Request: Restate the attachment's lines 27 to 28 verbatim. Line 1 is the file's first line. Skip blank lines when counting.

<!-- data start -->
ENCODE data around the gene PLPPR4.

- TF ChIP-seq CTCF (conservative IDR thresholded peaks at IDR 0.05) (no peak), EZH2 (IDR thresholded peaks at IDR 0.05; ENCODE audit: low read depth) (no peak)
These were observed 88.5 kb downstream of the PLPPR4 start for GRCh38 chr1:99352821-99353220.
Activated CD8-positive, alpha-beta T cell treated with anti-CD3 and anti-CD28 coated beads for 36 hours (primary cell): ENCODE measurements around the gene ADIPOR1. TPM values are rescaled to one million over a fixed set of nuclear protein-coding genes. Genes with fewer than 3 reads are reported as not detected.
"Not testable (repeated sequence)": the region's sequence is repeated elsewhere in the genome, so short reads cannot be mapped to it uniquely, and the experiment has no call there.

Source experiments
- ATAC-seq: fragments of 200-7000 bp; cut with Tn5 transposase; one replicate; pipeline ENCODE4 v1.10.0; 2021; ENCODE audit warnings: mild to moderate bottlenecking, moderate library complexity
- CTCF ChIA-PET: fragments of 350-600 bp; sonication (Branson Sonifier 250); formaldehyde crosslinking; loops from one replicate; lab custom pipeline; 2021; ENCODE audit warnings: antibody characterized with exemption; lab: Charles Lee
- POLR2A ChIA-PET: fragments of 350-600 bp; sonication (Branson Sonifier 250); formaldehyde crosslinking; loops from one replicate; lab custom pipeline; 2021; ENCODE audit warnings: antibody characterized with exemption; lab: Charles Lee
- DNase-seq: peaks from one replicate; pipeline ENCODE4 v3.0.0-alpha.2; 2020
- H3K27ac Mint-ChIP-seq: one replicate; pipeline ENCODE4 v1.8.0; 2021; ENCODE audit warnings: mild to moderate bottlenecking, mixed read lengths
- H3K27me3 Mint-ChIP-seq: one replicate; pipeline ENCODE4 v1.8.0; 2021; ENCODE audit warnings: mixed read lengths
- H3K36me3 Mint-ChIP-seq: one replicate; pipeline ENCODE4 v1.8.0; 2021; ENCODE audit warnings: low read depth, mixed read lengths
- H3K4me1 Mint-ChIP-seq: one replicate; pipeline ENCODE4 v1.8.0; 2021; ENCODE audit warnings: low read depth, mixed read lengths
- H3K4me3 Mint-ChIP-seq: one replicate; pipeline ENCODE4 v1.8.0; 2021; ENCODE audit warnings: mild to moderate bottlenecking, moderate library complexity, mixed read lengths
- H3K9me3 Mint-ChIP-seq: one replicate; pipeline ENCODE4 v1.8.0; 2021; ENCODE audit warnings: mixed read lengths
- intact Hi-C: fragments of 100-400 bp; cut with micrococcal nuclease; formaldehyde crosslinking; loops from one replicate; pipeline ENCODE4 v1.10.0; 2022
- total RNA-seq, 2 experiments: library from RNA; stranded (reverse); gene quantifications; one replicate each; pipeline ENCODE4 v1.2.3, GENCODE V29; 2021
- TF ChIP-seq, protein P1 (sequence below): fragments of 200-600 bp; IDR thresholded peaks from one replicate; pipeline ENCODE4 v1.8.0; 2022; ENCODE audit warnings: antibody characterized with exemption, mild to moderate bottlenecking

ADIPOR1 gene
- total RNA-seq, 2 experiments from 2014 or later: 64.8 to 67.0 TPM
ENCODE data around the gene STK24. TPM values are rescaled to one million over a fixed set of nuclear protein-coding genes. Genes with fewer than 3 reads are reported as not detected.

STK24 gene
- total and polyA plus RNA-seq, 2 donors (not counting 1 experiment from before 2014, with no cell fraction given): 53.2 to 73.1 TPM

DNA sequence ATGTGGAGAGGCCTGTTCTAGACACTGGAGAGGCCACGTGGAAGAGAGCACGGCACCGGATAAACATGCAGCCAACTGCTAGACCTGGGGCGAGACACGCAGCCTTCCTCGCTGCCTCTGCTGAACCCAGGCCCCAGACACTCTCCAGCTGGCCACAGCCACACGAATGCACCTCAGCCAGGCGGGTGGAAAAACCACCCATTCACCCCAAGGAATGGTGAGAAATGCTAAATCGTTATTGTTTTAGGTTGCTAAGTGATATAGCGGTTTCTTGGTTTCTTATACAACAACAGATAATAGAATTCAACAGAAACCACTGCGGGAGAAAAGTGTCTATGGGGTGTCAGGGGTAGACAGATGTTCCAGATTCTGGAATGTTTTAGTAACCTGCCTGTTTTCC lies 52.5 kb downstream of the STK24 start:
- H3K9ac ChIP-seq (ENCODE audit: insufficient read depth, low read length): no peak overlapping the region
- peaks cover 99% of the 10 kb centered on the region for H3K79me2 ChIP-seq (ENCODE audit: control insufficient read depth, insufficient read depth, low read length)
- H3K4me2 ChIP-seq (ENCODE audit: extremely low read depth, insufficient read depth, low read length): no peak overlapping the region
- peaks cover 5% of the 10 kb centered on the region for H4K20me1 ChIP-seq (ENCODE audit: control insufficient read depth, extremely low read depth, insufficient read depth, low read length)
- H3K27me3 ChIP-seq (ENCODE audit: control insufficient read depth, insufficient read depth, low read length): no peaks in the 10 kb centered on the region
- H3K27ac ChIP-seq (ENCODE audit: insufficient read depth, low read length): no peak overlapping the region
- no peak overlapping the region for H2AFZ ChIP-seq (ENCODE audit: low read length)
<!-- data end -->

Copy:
- peaks cover 99% of the 10 kb centered on the region for H3K79me2 ChIP-seq (ENCODE audit: control insufficient read depth, insufficient read depth, low read length)
- H3K4me2 ChIP-seq (ENCODE audit: extremely low read depth, insufficient read depth, low read length): no peak overlapping the region